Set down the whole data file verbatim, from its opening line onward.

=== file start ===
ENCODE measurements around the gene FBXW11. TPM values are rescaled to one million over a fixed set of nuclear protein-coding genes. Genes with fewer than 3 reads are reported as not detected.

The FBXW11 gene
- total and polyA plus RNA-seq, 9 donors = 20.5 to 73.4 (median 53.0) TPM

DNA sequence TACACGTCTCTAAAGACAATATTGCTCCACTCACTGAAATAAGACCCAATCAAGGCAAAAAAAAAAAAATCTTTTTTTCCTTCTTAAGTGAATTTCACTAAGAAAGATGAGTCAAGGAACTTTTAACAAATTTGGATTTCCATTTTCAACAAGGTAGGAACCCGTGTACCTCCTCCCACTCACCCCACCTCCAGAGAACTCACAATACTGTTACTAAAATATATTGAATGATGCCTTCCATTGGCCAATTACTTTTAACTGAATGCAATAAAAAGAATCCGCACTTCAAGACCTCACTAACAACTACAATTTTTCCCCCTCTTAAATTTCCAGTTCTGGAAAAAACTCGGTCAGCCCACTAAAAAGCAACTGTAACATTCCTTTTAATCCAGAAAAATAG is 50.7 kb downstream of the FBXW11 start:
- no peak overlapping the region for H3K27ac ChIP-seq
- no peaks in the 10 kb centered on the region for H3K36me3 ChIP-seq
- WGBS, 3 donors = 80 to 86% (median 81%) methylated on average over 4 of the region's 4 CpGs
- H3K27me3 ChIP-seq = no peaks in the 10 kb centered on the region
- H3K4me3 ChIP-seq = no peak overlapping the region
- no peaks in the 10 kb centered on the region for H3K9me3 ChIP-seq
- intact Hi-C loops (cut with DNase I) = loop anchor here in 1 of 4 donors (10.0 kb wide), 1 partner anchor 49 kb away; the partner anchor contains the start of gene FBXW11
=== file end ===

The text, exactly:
ENCODE measurements around the gene FBXW11. TPM values are rescaled to one million over a fixed set of nuclear protein-coding genes. Genes with fewer than 3 reads are reported as not detected.

The FBXW11 gene
- total and polyA plus RNA-seq, 9 donors = 20.5 to 73.4 (median 53.0) TPM

DNA sequence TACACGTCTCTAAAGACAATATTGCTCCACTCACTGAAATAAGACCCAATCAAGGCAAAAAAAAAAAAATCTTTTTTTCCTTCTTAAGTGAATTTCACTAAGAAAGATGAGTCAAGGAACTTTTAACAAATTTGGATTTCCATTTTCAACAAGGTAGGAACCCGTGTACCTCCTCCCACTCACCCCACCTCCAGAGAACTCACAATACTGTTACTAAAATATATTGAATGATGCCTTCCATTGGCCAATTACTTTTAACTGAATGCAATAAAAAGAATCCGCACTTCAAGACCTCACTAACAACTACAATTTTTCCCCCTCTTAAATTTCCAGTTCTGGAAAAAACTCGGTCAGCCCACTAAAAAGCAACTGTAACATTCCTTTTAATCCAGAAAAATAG is 50.7 kb downstream of the FBXW11 start:
- no peak overlapping the region for H3K27ac ChIP-seq
- no peaks in the 10 kb centered on the region for H3K36me3 ChIP-seq
- WGBS, 3 donors = 80 to 86% (median 81%) methylated on average over 4 of the region's 4 CpGs
- H3K27me3 ChIP-seq = no peaks in the 10 kb centered on the region
- H3K4me3 ChIP-seq = no peak overlapping the region
- no peaks in the 10 kb centered on the region for H3K9me3 ChIP-seq
- intact Hi-C loops (cut with DNase I) = loop anchor here in 1 of 4 donors (10.0 kb wide), 1 partner anchor 49 kb away; the partner anchor contains the start of gene FBXW11